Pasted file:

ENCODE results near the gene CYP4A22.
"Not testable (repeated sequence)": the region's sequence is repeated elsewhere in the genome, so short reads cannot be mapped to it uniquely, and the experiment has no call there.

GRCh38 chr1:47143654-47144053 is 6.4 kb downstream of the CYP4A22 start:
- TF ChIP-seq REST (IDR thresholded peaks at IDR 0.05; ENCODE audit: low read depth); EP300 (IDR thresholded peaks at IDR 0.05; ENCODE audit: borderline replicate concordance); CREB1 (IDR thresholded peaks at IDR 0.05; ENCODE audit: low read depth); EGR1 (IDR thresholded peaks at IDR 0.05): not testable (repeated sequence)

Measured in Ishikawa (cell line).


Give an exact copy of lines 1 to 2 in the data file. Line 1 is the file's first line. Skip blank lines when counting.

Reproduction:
ENCODE results near the gene CYP4A22.
"Not testable (repeated sequence)": the region's sequence is repeated elsewhere in the genome, so short reads cannot be mapped to it uniquely, and the experiment has no call there.